Issues: Transportation Infrastructure
OKAA supports development of a new vision for our nation’s surface transportation system. President Dwight D. Eisenhower signed the law creating the National Interstate Highway System in 1956 and it was largely designed and constructed during the 1960s and 1970s, at a time when the population of the United States was approximately 200 million. Today there are more than 310 million people using America’s roads and bridges, an increase of over 50 percent. Highway congestion is costing more than $78 billion annually in lost productivity, wasted fuel, and lost time with family and friends. It is estimated in 2020 congestion will cause severe transportation delays along growing stretches of interstate highways.
OKAA supported the Moving Ahead for Progress in the 21st Century Act (MAP-21), the two-year surface transportation reauthorization bill passed by the 112th Congress. MAP-21 takes great strides in improving the nation’s highway program by consolidating nearly 60 programs into four, making historic reforms in the project delivery process, eliminating earmarks, and expanding project financing and public-private partnership opportunities. But it is imperative that work begin immediately to develop the next reauthorization bill, one that returns to the six-year term and increases investment in America’s surface transportation infrastructure system.
Major Highway Reauthorization Bill Signed into Law
President Obama signed into law a five-year, $305.5 billion surface transportation authorization bill that reauthorizes the federal highway and public transportation programs for fiscall years (FY) 2016-2020 on Dec. 4, 2015. The legislation, called the Fixing America's Surface Transportation Act (FAST Act) [P.L. 114-94] handily passed the House of Representatives 359-65 and the Senate 83-16. It is the first long-term surface transportation bill since TEA-21 in 1998 and stops the cycle of 36 extensions.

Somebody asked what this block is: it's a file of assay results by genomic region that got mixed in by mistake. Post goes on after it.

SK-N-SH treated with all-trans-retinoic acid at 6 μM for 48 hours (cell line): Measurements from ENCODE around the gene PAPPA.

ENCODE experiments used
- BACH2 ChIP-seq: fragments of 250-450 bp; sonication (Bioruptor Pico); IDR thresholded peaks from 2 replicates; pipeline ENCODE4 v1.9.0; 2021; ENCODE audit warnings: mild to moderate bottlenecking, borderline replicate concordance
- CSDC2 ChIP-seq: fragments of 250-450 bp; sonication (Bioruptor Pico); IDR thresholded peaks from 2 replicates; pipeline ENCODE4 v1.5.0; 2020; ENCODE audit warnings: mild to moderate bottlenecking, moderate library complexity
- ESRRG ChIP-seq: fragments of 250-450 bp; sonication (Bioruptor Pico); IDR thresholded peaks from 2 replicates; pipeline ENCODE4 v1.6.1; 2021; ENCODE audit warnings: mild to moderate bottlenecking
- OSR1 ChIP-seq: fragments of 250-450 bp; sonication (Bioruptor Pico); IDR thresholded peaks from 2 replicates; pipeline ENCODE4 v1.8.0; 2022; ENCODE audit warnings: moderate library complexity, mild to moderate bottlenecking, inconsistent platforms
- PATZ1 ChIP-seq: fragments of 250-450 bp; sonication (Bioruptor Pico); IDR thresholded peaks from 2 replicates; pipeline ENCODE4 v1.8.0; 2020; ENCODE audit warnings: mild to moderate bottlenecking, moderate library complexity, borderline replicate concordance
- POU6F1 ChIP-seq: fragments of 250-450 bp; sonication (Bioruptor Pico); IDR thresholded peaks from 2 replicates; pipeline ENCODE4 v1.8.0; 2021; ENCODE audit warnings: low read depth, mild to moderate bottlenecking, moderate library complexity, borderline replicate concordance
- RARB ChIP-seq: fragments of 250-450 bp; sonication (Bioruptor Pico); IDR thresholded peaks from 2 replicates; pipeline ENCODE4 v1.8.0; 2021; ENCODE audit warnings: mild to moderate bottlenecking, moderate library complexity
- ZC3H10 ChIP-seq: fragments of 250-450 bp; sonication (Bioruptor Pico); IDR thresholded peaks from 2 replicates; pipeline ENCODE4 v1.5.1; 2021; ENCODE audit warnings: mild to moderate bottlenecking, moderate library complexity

The legislation grows annual federal highway investment by 15.1 percent from the current $40.3 billion to $46.4 billion by Fiscal Year (FY) 2020 and boosts core transit program investment by 17.8 percent from $10.7 billion to $12.6 billion in FY 2020.
The FAST Act, however, does not provide a permanent solution to the Highway Trust Fund's structural revenue deficit. The measure uses a variety of one-time cost savings and non-transportation resources to supplement incoming trust fund revenue to support its investment levels over the next five years. As such, the Highway Trust Fund will be facing another revenue shortfall in roughly four years and the current $15 billion per year gap will widen between what current trust fund receipts can support and the existing investment level.
A stable and sustainable funding option for the future is critical in order to achieve a bold, new, long-term, multi-modal cision for our national transportation system that reflects societal changes, economic imperatives, technological advances, environmental concerns, and national security needs in order to ensure the continued prosperity and security of the United States.